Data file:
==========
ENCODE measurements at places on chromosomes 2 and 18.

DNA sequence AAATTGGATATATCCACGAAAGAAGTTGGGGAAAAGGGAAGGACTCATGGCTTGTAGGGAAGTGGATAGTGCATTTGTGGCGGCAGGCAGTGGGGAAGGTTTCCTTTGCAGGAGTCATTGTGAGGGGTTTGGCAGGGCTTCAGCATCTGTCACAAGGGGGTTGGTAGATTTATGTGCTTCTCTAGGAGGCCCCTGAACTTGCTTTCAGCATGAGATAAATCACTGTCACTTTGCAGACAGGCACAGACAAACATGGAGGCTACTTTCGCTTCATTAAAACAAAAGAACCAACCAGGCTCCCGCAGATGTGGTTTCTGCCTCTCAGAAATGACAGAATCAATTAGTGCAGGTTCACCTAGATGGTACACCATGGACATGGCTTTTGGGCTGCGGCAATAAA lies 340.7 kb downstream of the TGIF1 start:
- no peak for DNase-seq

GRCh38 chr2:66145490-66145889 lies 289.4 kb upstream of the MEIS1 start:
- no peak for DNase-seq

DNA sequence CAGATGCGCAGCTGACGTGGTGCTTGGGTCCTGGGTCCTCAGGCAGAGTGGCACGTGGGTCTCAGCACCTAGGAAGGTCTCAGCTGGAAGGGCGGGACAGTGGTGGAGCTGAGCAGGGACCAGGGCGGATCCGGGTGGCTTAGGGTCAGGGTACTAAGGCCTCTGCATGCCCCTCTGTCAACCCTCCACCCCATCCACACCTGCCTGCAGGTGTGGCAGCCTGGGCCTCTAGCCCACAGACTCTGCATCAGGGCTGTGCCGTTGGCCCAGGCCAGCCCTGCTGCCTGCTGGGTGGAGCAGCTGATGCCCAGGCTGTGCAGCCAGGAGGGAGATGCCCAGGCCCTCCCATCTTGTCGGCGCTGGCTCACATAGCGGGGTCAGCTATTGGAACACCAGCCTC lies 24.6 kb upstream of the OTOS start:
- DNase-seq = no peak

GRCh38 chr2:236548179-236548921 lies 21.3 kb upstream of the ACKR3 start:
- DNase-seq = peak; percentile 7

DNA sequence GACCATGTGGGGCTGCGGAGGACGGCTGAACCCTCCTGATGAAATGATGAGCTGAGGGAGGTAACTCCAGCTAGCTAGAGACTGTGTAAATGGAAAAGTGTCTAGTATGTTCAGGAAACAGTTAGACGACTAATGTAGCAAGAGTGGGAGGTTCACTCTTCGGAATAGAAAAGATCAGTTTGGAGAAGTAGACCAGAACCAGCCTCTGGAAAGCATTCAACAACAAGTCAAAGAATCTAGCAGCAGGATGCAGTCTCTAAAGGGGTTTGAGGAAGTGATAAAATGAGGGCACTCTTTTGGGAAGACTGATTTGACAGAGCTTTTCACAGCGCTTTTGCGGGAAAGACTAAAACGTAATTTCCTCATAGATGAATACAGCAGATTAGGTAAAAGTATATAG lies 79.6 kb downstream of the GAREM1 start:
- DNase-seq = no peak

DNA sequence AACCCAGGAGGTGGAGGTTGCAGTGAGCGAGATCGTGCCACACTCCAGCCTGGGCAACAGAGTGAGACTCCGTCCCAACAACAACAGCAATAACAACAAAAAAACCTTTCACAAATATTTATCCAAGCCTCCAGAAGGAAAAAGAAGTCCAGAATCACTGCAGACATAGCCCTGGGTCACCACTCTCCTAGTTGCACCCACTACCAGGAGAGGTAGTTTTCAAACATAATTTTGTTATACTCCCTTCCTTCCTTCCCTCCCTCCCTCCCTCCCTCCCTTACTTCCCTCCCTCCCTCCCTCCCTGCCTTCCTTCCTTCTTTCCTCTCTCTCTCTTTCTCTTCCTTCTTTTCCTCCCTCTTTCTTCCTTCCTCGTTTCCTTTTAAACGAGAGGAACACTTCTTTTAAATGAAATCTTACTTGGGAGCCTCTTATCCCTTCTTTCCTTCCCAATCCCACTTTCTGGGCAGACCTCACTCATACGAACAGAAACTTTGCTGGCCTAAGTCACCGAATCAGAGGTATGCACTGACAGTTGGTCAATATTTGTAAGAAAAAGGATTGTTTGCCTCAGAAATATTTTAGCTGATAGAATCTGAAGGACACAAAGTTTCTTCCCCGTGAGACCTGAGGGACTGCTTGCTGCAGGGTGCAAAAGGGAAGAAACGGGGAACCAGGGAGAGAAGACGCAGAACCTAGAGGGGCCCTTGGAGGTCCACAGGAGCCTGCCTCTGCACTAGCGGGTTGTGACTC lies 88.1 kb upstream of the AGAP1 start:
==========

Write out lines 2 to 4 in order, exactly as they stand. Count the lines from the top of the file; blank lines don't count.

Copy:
DNA sequence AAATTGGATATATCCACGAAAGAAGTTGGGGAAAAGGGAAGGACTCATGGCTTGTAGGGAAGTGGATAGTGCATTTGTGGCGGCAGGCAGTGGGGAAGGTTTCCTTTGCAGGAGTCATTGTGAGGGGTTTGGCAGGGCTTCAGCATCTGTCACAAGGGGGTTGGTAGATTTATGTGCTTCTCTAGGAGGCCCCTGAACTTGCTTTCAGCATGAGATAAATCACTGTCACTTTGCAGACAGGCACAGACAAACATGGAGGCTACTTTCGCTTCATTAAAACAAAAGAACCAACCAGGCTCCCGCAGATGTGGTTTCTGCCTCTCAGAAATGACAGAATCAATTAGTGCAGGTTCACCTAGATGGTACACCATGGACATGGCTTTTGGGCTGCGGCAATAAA lies 340.7 kb downstream of the TGIF1 start:
- no peak for DNase-seq

GRCh38 chr2:66145490-66145889 lies 289.4 kb upstream of the MEIS1 start: